Date of Award


Degree Type


Degree Name

Doctor of Philosophy (PhD)


Political Science

First Advisor

Eric N. Waltenburg

Committee Chair

Eric N. Waltenburg

Committee Member 1

William P. McLauchlan

Committee Member 2

Yvonne M. Pitts

Committee Member 3

Jerry L. Polinard

Committee Member 4

William R. Shaffer


State judiciaries are foundational institutions of governance in the United States. They are coequal, policy-making branches of government whose members, along with the legislative and executive branches, are constitutionally authorized and empowered in all fifty American states. Extant research on judicial selection in the American states provides neither a comprehensive theory of why states choose their particular judicial selection method nor a comprehensive empirical assessment of this important question. This research seeks to fill this lacuna by increasing understanding of American state courts through the formulation of a theory of state judicial selection, a short but comprehensive history of state judicial selection reform, and an event history analysis of the adoption of merit selection by states for choosing judges to their courts of last.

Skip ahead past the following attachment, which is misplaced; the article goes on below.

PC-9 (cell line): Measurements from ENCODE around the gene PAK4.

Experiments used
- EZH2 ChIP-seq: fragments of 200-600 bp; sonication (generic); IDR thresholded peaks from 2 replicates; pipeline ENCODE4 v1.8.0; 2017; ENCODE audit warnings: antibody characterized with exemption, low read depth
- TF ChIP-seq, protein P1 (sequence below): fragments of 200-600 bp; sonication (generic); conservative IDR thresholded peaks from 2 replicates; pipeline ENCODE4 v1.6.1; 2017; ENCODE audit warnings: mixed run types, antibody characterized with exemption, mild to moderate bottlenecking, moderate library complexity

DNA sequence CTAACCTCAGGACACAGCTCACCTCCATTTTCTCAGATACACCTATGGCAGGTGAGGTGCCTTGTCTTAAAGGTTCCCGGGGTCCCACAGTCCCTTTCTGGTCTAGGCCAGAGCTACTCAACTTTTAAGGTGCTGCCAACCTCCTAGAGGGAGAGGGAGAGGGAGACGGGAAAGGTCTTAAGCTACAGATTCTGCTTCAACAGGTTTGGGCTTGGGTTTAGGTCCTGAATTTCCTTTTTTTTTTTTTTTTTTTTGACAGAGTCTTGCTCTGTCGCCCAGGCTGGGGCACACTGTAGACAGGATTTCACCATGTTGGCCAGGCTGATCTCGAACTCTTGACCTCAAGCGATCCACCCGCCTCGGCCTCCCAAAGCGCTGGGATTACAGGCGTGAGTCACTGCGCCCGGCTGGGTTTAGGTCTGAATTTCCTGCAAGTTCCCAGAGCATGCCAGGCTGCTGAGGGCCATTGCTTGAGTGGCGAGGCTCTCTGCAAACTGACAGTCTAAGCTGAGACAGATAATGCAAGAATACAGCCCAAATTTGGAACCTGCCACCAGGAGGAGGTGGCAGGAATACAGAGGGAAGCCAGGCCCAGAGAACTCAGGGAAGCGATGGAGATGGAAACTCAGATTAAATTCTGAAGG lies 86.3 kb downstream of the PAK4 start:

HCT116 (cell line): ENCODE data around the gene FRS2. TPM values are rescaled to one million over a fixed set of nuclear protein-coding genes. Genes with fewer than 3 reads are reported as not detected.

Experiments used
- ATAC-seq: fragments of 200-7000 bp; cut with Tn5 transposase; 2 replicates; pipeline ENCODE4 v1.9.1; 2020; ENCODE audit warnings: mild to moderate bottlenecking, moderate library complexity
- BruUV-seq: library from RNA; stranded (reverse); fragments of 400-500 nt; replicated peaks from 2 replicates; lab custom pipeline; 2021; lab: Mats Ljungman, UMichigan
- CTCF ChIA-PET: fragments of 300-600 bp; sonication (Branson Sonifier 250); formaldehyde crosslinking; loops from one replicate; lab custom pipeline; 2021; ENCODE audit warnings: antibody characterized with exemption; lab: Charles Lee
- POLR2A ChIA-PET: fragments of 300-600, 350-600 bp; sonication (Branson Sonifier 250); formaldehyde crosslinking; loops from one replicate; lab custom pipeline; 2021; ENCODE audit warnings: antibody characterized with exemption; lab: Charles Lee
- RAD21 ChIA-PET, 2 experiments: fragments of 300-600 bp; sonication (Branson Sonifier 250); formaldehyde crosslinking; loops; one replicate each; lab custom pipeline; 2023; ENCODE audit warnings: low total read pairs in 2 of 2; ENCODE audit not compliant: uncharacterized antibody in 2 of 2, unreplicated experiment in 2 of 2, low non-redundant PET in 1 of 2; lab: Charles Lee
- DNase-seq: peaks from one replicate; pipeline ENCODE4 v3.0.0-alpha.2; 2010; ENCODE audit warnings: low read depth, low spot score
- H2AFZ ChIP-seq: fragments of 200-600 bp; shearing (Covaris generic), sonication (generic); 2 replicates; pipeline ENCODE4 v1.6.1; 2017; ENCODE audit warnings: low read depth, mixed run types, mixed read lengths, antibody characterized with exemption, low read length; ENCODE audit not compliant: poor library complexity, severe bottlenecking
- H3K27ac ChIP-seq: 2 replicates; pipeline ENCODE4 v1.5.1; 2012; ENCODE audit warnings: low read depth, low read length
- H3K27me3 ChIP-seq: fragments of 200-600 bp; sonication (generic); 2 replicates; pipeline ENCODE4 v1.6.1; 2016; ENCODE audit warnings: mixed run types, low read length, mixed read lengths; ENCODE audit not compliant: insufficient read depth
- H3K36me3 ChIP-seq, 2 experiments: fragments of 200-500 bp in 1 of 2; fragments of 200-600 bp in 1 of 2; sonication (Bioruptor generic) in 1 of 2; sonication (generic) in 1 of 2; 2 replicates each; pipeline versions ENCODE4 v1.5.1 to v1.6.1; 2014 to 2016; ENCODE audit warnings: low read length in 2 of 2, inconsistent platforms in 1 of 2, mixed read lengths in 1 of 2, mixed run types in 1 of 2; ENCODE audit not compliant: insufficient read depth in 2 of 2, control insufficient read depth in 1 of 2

The major finding is that, similar to other institutional arrangements, state judicial selection methods are highly path dependent. Once established, they are on a trajectory which is difficult to alter. An important secondary finding is that lawyers play a significant role in bringing about judicial selection reform when and where the possibility of change arises. They are incentivized actors who historically have taken the lead in judicial selection reform efforts. Geography also seems to be an influential factor in judicial selection reform, suggesting that reform-minded states take cues and learn and from their neighbors.